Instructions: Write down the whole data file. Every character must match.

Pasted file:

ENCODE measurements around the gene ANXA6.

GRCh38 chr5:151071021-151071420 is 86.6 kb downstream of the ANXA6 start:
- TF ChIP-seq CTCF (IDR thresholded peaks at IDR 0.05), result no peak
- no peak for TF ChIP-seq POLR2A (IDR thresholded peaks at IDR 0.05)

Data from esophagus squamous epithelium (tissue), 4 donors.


ENCODE measurements around the gene ANXA6.

GRCh38 chr5:151071021-151071420 is 86.6 kb downstream of the ANXA6 start:
- TF ChIP-seq CTCF (IDR thresholded peaks at IDR 0.05), result no peak
- no peak for TF ChIP-seq POLR2A (IDR thresholded peaks at IDR 0.05)

Data from esophagus squamous epithelium (tissue), 4 donors.